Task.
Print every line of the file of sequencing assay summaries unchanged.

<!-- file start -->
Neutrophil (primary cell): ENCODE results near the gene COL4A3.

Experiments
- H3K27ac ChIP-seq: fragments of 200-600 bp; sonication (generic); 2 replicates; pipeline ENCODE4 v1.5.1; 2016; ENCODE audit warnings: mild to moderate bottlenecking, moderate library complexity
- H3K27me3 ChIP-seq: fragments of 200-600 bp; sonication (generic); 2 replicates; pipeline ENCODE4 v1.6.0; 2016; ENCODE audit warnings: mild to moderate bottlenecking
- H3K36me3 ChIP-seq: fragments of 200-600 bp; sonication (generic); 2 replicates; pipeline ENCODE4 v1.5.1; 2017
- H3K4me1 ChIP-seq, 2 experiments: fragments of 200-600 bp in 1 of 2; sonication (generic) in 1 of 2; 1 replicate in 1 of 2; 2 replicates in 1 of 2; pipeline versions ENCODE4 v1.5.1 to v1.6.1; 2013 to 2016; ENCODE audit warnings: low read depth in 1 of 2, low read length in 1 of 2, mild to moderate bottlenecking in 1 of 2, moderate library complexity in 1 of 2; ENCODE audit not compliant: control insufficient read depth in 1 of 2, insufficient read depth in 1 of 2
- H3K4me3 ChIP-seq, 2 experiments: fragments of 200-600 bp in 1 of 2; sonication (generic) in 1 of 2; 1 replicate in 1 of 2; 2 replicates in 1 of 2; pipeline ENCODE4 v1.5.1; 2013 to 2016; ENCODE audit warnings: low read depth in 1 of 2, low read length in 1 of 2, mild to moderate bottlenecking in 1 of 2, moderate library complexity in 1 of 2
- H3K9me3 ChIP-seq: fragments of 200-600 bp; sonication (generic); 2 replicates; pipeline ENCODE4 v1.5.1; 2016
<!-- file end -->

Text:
Neutrophil (primary cell): ENCODE results near the gene COL4A3.

Experiments
- H3K27ac ChIP-seq: fragments of 200-600 bp; sonication (generic); 2 replicates; pipeline ENCODE4 v1.5.1; 2016; ENCODE audit warnings: mild to moderate bottlenecking, moderate library complexity
- H3K27me3 ChIP-seq: fragments of 200-600 bp; sonication (generic); 2 replicates; pipeline ENCODE4 v1.6.0; 2016; ENCODE audit warnings: mild to moderate bottlenecking
- H3K36me3 ChIP-seq: fragments of 200-600 bp; sonication (generic); 2 replicates; pipeline ENCODE4 v1.5.1; 2017
- H3K4me1 ChIP-seq, 2 experiments: fragments of 200-600 bp in 1 of 2; sonication (generic) in 1 of 2; 1 replicate in 1 of 2; 2 replicates in 1 of 2; pipeline versions ENCODE4 v1.5.1 to v1.6.1; 2013 to 2016; ENCODE audit warnings: low read depth in 1 of 2, low read length in 1 of 2, mild to moderate bottlenecking in 1 of 2, moderate library complexity in 1 of 2; ENCODE audit not compliant: control insufficient read depth in 1 of 2, insufficient read depth in 1 of 2
- H3K4me3 ChIP-seq, 2 experiments: fragments of 200-600 bp in 1 of 2; sonication (generic) in 1 of 2; 1 replicate in 1 of 2; 2 replicates in 1 of 2; pipeline ENCODE4 v1.5.1; 2013 to 2016; ENCODE audit warnings: low read depth in 1 of 2, low read length in 1 of 2, mild to moderate bottlenecking in 1 of 2, moderate library complexity in 1 of 2
- H3K9me3 ChIP-seq: fragments of 200-600 bp; sonication (generic); 2 replicates; pipeline ENCODE4 v1.5.1; 2016